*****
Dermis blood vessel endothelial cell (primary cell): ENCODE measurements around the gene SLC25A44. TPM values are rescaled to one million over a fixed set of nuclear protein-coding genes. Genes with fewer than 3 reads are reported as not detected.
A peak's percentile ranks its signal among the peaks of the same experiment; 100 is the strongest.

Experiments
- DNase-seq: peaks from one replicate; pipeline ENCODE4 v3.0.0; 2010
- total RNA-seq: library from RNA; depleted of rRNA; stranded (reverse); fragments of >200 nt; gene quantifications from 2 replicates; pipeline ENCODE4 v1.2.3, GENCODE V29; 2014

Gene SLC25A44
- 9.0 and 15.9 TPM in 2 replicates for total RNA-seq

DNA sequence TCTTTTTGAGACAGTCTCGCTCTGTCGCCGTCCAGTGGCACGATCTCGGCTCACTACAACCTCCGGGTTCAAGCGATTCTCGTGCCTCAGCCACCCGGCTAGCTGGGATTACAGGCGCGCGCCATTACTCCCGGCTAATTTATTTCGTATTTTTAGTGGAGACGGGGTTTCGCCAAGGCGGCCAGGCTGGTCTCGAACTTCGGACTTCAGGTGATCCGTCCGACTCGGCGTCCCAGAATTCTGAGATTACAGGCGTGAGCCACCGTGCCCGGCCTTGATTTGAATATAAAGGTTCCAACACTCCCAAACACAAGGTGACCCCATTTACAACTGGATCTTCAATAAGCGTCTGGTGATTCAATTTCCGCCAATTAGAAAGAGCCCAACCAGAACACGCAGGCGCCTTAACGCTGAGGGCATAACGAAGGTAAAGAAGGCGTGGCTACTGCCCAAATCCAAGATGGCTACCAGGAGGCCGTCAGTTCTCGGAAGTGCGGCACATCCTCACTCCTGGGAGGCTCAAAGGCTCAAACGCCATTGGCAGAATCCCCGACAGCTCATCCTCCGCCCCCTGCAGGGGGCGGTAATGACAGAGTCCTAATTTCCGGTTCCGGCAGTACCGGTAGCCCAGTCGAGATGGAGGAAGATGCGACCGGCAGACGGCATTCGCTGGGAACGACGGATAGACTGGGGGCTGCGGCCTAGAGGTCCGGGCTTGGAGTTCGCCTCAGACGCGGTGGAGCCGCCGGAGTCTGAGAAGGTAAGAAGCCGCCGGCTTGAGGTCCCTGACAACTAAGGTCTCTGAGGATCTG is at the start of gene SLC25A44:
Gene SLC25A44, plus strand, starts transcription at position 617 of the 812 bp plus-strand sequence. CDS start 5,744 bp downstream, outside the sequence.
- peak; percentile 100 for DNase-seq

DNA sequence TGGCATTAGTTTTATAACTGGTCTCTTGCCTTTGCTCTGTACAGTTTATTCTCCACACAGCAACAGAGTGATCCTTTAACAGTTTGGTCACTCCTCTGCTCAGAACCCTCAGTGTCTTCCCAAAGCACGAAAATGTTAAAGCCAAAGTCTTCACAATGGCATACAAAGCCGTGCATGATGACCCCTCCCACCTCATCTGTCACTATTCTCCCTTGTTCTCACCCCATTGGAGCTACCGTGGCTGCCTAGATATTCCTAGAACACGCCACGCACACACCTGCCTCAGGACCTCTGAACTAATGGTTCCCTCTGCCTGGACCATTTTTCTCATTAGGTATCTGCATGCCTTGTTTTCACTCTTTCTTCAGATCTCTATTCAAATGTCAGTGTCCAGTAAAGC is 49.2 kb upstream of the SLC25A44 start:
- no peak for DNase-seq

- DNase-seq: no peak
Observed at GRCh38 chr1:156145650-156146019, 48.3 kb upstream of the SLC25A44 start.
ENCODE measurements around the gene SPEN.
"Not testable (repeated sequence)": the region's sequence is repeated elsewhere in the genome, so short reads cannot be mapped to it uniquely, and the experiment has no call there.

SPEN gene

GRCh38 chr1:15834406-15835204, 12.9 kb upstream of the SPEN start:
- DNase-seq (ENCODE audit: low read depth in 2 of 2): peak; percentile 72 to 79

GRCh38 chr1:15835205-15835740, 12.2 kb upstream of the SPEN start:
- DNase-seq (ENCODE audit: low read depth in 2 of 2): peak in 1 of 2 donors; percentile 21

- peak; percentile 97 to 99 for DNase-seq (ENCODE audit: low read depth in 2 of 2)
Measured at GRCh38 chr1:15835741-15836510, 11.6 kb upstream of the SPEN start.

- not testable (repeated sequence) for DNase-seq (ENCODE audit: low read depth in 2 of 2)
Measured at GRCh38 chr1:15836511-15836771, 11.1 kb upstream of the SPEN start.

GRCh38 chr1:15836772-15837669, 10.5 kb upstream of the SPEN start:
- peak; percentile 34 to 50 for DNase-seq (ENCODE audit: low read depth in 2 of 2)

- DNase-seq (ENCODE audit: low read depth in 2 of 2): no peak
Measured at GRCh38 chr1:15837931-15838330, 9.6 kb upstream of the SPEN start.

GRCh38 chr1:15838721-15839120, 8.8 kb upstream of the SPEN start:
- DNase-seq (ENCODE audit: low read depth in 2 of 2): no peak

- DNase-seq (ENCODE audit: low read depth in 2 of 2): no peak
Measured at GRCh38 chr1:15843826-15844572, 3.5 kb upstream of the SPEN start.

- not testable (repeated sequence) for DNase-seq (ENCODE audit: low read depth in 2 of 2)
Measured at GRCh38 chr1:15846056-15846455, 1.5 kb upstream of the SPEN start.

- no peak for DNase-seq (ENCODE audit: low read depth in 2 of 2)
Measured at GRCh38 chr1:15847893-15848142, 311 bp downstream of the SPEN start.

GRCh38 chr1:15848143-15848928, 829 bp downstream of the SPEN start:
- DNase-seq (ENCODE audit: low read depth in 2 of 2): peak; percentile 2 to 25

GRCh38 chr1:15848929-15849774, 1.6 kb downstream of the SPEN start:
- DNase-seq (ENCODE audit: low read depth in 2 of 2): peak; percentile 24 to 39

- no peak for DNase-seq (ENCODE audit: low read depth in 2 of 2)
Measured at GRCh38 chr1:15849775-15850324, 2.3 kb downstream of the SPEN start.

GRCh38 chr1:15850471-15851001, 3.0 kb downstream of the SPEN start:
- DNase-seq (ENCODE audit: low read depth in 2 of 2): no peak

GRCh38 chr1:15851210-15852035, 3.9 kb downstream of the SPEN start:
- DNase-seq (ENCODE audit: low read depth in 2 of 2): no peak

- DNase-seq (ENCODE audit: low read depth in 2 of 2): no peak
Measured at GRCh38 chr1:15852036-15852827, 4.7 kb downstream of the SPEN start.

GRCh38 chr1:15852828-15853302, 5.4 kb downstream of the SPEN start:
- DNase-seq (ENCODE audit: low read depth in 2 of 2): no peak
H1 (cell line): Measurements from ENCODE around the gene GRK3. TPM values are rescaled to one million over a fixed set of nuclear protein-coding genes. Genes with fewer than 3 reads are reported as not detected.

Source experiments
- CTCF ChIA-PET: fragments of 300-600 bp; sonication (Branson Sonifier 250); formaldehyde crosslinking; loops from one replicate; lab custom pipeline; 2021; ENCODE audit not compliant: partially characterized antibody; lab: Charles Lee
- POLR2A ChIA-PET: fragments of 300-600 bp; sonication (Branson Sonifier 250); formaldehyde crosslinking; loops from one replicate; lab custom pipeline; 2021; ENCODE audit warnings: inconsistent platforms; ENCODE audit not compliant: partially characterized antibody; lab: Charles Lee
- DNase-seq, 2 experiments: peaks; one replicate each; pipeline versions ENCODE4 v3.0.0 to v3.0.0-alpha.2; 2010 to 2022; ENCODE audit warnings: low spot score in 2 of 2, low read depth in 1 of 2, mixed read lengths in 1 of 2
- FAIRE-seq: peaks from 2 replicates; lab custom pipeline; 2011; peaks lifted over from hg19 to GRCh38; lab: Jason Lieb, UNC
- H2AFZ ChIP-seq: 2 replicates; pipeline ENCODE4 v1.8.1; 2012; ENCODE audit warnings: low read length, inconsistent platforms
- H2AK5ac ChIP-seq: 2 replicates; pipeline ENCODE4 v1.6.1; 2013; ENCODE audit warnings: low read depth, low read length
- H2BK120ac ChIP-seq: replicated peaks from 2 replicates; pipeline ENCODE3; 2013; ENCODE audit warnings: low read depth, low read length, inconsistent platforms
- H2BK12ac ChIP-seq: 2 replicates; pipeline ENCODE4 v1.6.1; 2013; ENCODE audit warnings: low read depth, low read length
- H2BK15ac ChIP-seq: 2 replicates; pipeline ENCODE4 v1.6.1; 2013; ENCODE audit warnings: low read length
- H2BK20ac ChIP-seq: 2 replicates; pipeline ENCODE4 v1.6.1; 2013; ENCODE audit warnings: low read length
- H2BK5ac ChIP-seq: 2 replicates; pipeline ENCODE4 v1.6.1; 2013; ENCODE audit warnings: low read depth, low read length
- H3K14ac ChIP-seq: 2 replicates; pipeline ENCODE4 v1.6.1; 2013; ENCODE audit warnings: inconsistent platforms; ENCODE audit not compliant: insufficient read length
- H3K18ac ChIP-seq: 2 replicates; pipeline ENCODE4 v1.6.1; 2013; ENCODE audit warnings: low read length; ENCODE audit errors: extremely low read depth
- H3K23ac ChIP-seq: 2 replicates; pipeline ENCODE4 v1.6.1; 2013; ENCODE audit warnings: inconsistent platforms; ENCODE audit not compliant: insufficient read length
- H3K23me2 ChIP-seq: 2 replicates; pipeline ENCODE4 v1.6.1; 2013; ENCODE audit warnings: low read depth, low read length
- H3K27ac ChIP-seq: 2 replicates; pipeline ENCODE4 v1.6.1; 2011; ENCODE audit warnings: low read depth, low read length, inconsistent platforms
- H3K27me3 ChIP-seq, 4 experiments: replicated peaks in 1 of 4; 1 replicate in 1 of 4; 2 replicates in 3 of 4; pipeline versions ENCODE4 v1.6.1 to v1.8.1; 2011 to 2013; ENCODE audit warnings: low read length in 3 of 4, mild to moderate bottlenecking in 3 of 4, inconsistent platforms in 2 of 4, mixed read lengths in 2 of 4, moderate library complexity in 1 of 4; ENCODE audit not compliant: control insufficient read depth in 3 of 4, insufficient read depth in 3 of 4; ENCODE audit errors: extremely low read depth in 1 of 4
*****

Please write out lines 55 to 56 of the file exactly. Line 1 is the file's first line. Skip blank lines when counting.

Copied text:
- POLR2A ChIA-PET: fragments of 300-600 bp; sonication (Branson Sonifier 250); formaldehyde crosslinking; loops from one replicate; lab custom pipeline; 2021; ENCODE audit warnings: inconsistent platforms; ENCODE audit not compliant: partially characterized antibody; lab: Charles Lee
- DNase-seq, 2 experiments: peaks; one replicate each; pipeline versions ENCODE4 v3.0.0 to v3.0.0-alpha.2; 2010 to 2022; ENCODE audit warnings: low spot score in 2 of 2, low read depth in 1 of 2, mixed read lengths in 1 of 2